As the first snow of the season hits, we here at Press Publications are still battling the last snowstorm that hit us in April. That heavy, wet snow accumulated on our roof and snapped 10 2x12 support stringers that held up the structure that covered half the square footage of office space. It could have been a total collapse had we not caught it when we did. It took from spring through fall to navigate the insurance claim, and we are just now getting started on the project and moving out everything from that side of the office. The area hit hardest is where our marketing and classified team normally sits. We are thankful that no one was injured.
Through the summer our marketing representatives shared cubicles with our news reporters and production designers. Let me tell you it was tight quarters and the teams has been pretty upbeat the whole time. This fall we moved our marketing and news teams to the neighboring First Presbyterian Church, where we have rented space.
The disruption to our team and our operation has been severe as we work with the insurance company, contractor engineers and city to rebuild. We hope to move the staff back in by spring, we are doing our best to keep our front desk open and taking calls, covering the local news to the same standard you expect, and getting the paper out each week. Our new phone system was installed to allow staff to communicate with the other half of the staff at the church. Direct dial phone numbers should be working within the week. A few things that should be noted is our temporary front door is now the northernmost door, marked with signs. Several years of print archives are in climate-controlled storage, though most can be found with a subscription on our website.
If you need a green delivery tube or tube maintenance, please call our office and our team will be servicing those orders slowly as we catch up. As always, if you are heading south for winter, please let us know so we can put a hold on your paper delivery. Most of all, we ask that you be a little patient with us and our staff if you have any concerns or issues. They have been through a lot. We will do our best to address them as we always do. To our dedicated readers, our advertising customers, contract carriers and everyone else, thank you for your support through our transition.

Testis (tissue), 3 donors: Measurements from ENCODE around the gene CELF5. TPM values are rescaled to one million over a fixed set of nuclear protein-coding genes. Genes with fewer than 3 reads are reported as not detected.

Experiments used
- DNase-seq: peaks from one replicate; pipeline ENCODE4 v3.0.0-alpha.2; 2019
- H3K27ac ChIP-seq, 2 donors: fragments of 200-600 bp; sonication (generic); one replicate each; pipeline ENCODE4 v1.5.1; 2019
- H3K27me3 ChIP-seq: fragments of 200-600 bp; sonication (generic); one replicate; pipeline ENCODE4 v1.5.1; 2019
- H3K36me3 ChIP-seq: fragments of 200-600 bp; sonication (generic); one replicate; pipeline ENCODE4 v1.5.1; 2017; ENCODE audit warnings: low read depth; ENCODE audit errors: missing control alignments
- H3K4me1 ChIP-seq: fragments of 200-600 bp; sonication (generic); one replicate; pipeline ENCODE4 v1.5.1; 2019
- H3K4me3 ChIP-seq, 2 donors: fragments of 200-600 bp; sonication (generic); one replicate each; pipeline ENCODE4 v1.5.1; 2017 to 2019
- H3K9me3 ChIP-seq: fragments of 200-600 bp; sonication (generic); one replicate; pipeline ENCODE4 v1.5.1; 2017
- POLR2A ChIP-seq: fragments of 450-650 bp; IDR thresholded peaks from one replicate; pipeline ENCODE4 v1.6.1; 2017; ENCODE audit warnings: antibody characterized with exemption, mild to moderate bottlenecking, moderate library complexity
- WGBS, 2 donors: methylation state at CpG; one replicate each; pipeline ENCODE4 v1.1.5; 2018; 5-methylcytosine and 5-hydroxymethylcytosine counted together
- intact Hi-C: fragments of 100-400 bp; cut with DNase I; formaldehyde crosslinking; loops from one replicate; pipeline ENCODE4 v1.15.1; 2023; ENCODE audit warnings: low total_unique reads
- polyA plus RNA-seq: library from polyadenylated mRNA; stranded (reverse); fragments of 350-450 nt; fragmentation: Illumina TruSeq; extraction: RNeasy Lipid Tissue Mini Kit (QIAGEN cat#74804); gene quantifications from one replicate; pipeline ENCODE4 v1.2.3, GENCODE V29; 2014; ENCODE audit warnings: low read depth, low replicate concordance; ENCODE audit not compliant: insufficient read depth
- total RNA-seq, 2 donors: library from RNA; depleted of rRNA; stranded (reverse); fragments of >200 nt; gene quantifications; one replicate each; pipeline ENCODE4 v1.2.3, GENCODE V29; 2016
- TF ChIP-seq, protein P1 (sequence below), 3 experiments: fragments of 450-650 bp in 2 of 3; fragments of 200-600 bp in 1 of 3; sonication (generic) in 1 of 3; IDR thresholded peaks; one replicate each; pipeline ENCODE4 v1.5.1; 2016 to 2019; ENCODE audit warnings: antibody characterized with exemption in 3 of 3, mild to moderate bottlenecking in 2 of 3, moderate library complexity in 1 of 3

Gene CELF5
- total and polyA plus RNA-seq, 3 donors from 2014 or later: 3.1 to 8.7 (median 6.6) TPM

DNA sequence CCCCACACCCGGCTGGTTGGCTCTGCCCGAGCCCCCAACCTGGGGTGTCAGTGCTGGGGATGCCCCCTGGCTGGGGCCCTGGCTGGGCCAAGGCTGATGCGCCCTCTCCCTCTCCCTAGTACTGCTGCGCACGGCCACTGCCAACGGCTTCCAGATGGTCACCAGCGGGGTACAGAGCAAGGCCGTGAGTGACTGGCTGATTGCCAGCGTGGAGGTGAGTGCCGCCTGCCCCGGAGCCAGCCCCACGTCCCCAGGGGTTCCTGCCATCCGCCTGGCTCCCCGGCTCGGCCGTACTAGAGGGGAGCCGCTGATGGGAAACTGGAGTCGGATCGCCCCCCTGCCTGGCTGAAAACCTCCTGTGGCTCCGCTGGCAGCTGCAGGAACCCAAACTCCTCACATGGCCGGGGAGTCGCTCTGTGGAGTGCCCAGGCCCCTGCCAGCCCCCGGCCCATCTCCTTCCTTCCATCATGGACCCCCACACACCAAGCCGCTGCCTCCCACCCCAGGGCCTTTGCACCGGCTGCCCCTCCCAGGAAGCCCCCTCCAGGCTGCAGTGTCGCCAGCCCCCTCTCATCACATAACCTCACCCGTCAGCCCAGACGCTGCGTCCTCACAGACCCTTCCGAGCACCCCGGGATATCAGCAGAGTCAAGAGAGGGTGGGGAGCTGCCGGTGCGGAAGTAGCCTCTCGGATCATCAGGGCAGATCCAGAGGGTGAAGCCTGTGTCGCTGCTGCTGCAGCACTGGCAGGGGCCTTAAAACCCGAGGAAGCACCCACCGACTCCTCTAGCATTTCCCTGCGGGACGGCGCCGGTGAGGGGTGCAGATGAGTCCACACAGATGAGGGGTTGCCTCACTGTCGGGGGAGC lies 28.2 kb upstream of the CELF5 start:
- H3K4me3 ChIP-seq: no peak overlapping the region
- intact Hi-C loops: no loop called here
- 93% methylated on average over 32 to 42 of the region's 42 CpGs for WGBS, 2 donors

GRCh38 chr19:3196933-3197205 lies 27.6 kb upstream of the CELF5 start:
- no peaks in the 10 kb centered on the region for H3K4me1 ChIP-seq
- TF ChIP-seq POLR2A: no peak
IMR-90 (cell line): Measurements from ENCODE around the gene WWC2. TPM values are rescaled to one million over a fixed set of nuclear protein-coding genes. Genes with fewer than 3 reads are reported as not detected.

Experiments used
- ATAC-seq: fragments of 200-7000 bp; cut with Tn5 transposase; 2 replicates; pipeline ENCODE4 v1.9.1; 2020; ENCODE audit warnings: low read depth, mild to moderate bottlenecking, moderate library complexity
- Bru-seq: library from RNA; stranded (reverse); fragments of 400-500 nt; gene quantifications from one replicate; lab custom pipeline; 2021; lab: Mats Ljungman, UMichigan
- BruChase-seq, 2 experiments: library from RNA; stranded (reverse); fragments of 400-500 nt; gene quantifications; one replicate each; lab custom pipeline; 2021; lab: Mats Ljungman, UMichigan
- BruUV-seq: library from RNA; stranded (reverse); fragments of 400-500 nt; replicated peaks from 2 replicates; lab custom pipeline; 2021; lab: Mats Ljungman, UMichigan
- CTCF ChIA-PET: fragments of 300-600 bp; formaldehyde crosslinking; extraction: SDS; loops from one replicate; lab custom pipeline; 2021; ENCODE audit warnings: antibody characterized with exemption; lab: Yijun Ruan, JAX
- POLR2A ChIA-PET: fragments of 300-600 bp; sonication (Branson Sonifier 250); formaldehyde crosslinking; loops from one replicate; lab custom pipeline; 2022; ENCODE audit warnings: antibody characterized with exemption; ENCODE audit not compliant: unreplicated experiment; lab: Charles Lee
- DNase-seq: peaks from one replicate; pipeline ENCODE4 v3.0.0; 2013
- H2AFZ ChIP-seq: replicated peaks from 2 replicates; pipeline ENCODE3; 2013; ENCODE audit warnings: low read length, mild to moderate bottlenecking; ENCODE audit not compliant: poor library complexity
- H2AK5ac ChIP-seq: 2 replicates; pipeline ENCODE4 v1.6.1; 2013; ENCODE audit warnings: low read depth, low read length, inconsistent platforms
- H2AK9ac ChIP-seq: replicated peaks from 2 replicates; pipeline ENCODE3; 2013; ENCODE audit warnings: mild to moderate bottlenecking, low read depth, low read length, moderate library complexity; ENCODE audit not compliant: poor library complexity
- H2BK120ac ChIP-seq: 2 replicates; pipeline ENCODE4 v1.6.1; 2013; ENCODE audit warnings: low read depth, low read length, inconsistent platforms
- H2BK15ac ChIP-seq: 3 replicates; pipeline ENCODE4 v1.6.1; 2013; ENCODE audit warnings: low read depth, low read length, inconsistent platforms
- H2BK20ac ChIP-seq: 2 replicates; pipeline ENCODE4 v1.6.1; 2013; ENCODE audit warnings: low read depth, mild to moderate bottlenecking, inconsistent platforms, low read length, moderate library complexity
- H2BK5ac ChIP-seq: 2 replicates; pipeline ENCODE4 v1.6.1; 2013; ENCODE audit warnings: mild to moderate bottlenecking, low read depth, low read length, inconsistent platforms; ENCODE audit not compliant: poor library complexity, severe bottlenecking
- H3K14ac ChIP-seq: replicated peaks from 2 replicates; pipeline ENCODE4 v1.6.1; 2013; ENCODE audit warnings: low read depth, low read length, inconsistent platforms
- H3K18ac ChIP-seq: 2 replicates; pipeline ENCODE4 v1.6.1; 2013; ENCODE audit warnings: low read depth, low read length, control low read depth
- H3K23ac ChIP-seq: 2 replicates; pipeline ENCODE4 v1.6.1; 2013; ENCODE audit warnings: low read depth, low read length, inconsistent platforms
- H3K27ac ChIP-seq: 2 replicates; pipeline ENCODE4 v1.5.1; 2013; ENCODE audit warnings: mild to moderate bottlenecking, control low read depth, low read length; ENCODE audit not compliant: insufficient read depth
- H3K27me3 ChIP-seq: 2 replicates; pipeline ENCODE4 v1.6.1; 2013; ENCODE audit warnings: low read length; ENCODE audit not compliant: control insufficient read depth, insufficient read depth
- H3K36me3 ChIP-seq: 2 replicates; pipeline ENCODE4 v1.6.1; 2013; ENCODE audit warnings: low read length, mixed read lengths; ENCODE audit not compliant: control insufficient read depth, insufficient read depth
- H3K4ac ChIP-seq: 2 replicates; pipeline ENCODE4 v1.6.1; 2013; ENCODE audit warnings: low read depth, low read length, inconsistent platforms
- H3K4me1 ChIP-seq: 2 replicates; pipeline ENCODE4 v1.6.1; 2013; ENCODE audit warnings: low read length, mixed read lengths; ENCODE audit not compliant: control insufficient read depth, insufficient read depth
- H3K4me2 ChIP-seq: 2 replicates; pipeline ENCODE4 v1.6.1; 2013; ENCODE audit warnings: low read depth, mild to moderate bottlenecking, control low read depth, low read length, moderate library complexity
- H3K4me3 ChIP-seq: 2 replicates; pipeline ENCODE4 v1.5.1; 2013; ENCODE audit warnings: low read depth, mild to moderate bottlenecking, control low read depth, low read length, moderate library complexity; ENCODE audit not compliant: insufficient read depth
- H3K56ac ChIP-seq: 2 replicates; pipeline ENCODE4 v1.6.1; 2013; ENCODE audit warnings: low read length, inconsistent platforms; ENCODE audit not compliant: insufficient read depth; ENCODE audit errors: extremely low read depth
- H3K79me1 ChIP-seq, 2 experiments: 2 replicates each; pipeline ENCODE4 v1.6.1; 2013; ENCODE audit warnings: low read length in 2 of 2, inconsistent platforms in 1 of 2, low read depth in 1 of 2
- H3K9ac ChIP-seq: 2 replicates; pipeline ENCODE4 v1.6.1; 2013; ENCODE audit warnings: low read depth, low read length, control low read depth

Each year, Americans purchase nearly 3 billion disposable batteries. Many of these end up in a landfill. Most of us experience a low battery signal almost daily – from our cell phones, smoke detectors, Xbox controllers, wireless ear buds or speakers, key fobs, garage door code pads, alarm systems, hearing aids, cars, and even the pacemakers keeping hearts in rhythm. What is so frustrating is the short-lived battery life. It seems like car batteries need to be changed every 3-5 years, cell phone batteries last about two years, solar outdoor lights seem to make it a season and a wireless alarm system battery about five to seven years.
We are gaining traction with battery life – the finicky nickel cadmium and nickel metal hydride rechargeable batteries of the past have been replaced with lithium ion and now lithium polymer batteries. My sister said she labels all batteries they install with dates so they know the life. Others note the time to replace batteries in a 10-year planner/calender.
Let’s hope the next breakthrough in battery technology will give us a battery that is both reasonably priced and has a 20-year life. So for now, wire when you can and always recycle all of your batteries.
Carter Johnson is publisher of Press Publications.